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An update on hearing loss in singers.


SINGERS NEED GOOD HEARING. While singers are usually careful to protect their voices, the importance of good hearing is often underappreciated. Professional and avocational singers have hearing demands that exceed those of the general public. (1) Singers need to be able to hear background music accurately, follow fellow singers, and match frequencies over a broad range that may exceed frequencies used for normal conversational speech. (2) Singers use their hearing to monitor vocal quality, provide feedback, and adjust performance. Hearing loss may lead to difficulties in singing and result in artistically unacceptable performance.

Singers may be exposed to loud noises during their musical activities. (3) Sources of loud noises in the musical performance environment include background music, accompanying instruments, loudspeakers, and the singers themselves. Studies have shown that the noise levels within orchestras range from 83-112 dBA. (4) Choir singers can produce noise levels above 110 dB separate from the music that accompanies a singer on stage or in a studio. (5) This level is equivalent to the noise in a jet engine test control room. (6)

The senior author (RTS) has published previous works on hearing loss in singers and instrumentalists. Additionally, in 1991, the senior author wrote an article for the Journal of Singing on hearing loss in singers, discussing the anatomy and physiology of the ear, and selected common causes of hearing loss. (7) The present article reviews types of hearing loss, discusses occupational hearing loss, and provides an update on hearing loss in instrumentalists and singers.


There are three main types of hearing loss: conductive, sensorineural, and mixed. (8)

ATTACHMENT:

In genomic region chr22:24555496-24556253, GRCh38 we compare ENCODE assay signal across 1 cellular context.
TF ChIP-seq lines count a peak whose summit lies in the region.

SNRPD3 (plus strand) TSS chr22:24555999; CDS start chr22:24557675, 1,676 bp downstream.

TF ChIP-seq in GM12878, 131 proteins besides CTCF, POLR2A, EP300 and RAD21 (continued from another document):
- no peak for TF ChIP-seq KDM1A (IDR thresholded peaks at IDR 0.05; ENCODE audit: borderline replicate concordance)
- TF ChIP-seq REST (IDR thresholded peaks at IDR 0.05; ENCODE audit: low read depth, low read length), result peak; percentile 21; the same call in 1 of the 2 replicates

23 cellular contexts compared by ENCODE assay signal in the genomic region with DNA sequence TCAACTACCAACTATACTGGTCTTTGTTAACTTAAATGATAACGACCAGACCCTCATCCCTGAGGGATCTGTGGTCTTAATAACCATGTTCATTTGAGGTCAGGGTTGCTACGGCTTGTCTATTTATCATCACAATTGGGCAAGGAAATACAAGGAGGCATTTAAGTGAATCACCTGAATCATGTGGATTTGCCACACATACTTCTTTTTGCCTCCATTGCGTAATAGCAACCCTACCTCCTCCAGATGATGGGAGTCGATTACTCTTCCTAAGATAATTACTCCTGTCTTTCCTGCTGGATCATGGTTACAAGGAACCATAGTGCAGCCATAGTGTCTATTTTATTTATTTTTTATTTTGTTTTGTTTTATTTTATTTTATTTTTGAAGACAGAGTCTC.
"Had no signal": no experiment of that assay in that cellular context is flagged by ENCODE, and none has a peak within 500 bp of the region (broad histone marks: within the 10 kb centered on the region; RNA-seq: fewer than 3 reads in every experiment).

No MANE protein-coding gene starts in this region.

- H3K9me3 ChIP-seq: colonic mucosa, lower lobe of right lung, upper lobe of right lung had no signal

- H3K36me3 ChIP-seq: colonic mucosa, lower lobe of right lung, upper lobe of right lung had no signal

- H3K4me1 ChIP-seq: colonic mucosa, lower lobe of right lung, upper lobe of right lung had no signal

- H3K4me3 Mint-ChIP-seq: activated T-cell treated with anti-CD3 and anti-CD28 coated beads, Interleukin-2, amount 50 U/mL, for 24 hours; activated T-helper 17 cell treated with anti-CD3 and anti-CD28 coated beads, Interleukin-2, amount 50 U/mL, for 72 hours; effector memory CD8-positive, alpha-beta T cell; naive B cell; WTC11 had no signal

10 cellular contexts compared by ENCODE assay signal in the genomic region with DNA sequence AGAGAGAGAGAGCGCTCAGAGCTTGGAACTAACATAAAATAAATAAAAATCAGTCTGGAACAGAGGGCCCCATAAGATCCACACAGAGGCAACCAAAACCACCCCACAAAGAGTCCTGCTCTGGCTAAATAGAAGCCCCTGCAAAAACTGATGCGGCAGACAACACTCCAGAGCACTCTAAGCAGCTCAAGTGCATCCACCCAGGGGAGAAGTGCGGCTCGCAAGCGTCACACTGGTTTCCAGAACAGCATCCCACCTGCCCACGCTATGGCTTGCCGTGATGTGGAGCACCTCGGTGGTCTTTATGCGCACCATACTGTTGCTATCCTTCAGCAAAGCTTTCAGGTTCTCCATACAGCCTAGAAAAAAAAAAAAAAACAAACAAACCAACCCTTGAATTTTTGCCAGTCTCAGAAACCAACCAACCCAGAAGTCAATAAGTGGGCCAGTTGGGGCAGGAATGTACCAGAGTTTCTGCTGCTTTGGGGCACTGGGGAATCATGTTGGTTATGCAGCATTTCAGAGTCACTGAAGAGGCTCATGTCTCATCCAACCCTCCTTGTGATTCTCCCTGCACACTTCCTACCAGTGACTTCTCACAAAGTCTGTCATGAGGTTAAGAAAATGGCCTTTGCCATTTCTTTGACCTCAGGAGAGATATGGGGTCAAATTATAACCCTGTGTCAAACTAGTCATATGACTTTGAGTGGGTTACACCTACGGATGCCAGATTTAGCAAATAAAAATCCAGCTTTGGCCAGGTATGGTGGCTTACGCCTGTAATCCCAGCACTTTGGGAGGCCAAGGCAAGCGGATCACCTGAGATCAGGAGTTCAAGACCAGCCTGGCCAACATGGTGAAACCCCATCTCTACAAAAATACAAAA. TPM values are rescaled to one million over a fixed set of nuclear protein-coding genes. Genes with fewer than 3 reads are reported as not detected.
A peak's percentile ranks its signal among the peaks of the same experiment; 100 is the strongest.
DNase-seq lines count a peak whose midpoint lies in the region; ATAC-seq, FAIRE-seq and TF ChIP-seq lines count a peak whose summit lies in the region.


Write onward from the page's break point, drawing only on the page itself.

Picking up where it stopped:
Conductive Hearing Loss (CHL)

CHL occurs due to the ineffective transmission of sound waves to the inner ear. (9) There may be interference in the outer ear or middle ear (Figure 1). The outer ear includes structures like the external auditory canal and the ear drum. The middle ear includes the three bones of hearing and the middle ear cavity. Causes of CHL include ear wax, foreign bodies in the external auditory canal, swimmer's ear, a hole in the ear drum, fluid in the middle ear, ear infection, fracture of the bones of hearing, and stifening of the bones of hearing (i.e., otosclerosis). Prognosis for patients with CHL is better than that for sensorineural hearing loss. CHL usually can be treated with medicine or surgery; amplification with a hearing aid is also an option.

Sensorineural Hearing Loss (SNHL)

SNHL is due to damage to the inner ear and nerves of hearing. (10) Inner ear structures include the cochlea and the first part of the nerve of hearing (Figure 1), as well as other structures. Patients with SNHL also may have tinnitus (noises in the ear) and dizziness. There are many causes of SNHL: old age, medications (e.g., some antibiotics, chemotherapy drugs), infections, loud noises, hereditary conditions, systemic diseases, tumors (e.g., acoustic neuroma), trauma, and other maladies. The prognosis for many cases of SNHL is poor with limited treatment options. Some cases of SNHL are caused by treatable conditions such as autoimmune ear disease and Lyme disease, so thorough evaluation is advisable.

Mixed Hearing Loss (MHL)

MHL patients have both a CHL and SNHL, that is, patients may have issues with the external, middle, and/or inner ear. Treatment options focus primarily on the conductive component of the hearing loss, but also on treatable causes of SNHL.